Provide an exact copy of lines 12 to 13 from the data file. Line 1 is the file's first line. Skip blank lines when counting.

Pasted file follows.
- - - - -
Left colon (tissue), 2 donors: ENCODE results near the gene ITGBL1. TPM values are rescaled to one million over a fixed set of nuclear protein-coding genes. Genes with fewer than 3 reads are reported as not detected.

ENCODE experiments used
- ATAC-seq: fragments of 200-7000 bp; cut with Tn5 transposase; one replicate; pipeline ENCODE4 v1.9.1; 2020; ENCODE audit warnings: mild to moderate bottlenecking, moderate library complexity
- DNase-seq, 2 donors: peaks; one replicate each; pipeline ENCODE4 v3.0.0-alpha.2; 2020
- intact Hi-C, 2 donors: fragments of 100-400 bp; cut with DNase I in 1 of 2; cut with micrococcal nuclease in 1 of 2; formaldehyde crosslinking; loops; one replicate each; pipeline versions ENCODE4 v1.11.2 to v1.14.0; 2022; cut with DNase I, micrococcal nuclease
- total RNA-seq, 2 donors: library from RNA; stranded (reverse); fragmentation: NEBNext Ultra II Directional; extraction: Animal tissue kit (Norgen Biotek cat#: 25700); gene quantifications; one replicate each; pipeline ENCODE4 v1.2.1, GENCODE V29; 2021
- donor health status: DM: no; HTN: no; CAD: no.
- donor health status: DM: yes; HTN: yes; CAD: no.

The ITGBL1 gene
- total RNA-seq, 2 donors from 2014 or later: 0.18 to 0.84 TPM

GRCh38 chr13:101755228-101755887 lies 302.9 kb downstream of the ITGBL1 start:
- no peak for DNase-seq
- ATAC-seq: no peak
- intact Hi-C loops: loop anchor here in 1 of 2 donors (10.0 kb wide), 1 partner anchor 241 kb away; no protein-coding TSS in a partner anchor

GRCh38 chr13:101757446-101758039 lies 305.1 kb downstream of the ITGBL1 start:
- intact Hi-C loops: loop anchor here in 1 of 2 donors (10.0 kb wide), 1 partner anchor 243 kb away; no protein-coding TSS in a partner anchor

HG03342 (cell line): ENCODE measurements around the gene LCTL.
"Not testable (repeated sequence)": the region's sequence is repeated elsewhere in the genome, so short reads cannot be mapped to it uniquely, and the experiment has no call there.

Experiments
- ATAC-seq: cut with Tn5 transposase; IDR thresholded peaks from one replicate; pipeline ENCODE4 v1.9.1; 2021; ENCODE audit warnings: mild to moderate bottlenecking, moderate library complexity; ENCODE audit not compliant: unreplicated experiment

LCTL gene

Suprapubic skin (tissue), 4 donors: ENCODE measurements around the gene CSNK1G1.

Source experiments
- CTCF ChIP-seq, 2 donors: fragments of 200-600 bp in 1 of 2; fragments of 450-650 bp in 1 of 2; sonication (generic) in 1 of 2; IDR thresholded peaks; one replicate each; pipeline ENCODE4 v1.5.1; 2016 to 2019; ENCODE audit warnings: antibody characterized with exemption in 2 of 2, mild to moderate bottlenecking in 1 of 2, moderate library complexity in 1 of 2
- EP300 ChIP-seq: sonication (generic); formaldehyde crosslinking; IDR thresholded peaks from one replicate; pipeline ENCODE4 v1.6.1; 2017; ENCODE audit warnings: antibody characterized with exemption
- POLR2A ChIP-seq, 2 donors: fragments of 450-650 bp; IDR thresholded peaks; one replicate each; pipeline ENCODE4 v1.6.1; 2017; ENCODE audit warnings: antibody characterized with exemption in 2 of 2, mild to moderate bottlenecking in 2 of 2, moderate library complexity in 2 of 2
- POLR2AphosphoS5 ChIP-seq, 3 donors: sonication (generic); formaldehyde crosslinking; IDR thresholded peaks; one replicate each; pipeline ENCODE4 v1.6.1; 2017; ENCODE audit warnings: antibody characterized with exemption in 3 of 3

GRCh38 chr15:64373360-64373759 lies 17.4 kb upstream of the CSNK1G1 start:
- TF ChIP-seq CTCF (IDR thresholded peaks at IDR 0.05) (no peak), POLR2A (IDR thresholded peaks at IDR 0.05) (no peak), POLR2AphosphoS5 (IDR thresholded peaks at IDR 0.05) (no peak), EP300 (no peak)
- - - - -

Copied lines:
- no peak for DNase-seq
- ATAC-seq: no peak